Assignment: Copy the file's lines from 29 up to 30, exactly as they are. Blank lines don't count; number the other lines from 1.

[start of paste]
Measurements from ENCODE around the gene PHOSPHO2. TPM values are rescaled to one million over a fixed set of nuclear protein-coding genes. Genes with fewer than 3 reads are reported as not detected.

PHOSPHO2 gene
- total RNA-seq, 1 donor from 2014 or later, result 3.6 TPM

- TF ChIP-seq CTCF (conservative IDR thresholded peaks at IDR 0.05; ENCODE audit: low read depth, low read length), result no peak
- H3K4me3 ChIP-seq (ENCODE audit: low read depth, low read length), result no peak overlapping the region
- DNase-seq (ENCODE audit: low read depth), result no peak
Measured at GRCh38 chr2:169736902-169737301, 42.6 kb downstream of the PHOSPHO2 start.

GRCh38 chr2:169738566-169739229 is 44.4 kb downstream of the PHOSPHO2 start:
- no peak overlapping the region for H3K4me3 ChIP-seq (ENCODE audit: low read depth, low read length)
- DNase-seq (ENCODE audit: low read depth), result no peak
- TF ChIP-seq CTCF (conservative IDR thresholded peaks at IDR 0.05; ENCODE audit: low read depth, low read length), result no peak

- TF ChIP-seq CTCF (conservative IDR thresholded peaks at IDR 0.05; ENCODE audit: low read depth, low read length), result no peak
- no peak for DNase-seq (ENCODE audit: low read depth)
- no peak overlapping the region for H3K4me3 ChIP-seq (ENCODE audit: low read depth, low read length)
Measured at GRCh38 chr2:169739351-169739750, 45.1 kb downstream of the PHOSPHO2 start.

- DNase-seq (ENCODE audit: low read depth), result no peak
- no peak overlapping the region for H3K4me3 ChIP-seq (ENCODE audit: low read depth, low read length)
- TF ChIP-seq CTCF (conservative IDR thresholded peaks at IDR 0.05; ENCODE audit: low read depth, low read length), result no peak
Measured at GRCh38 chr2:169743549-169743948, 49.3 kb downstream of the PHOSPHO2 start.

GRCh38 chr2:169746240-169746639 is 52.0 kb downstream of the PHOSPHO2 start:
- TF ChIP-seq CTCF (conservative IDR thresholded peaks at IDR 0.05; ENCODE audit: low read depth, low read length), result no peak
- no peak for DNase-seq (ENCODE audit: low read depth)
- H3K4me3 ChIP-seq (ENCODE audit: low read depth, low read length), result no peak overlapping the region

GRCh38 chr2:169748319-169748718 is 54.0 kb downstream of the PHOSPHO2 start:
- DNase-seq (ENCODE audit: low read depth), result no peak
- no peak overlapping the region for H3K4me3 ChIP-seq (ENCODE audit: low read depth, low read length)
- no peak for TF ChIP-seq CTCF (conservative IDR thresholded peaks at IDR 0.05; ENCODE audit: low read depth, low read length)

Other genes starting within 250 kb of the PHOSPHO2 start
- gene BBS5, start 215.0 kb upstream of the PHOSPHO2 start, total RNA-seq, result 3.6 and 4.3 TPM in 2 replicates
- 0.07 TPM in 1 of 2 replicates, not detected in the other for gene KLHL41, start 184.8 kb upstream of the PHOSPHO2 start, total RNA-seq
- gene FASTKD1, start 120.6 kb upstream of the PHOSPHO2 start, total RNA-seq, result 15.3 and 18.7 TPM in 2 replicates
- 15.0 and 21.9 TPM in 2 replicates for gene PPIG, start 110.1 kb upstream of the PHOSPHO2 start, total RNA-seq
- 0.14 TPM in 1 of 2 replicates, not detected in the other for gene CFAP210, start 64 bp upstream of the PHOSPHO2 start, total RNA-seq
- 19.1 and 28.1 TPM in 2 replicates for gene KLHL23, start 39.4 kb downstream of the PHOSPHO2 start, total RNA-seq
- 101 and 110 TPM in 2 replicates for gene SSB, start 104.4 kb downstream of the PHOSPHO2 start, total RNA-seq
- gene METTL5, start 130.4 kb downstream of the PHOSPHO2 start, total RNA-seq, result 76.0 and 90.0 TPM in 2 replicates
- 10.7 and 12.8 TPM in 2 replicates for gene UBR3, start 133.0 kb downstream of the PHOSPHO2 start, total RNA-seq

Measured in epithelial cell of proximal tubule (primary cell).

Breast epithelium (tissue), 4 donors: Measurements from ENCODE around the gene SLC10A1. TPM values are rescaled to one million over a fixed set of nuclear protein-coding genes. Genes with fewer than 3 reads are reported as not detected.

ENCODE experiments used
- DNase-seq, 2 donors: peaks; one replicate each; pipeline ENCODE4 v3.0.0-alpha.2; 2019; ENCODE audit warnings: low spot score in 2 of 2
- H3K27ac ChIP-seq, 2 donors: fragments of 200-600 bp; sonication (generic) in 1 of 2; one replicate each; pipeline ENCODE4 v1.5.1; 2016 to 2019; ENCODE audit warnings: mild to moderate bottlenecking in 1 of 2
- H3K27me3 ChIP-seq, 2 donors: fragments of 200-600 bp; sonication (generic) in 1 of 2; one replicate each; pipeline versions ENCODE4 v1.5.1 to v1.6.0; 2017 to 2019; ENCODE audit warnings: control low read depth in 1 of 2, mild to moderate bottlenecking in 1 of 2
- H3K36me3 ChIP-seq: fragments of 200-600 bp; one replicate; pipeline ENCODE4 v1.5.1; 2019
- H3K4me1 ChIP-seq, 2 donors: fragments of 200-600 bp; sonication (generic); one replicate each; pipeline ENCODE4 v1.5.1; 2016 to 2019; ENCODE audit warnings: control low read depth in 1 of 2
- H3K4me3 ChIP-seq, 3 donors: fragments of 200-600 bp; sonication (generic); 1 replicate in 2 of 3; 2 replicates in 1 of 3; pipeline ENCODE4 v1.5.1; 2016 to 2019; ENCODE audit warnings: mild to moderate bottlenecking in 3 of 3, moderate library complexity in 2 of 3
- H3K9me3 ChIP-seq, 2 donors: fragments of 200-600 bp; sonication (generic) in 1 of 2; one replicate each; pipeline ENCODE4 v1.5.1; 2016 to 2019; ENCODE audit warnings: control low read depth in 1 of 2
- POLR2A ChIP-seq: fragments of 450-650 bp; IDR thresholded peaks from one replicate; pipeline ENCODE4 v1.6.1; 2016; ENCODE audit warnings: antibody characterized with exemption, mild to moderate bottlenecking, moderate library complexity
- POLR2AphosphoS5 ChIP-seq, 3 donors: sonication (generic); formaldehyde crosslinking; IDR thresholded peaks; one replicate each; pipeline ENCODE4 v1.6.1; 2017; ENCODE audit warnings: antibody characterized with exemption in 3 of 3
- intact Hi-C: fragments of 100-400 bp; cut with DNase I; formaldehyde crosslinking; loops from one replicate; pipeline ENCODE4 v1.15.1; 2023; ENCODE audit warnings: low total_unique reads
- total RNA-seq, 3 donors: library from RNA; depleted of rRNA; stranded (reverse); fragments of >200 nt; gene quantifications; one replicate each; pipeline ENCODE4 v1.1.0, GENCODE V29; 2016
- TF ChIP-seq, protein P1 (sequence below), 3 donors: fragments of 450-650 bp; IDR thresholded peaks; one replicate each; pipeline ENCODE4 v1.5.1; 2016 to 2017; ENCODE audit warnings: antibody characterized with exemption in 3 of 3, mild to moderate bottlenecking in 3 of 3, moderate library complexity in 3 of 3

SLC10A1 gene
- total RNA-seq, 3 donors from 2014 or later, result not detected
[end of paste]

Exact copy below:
- gene BBS5, start 215.0 kb upstream of the PHOSPHO2 start, total RNA-seq, result 3.6 and 4.3 TPM in 2 replicates
- 0.07 TPM in 1 of 2 replicates, not detected in the other for gene KLHL41, start 184.8 kb upstream of the PHOSPHO2 start, total RNA-seq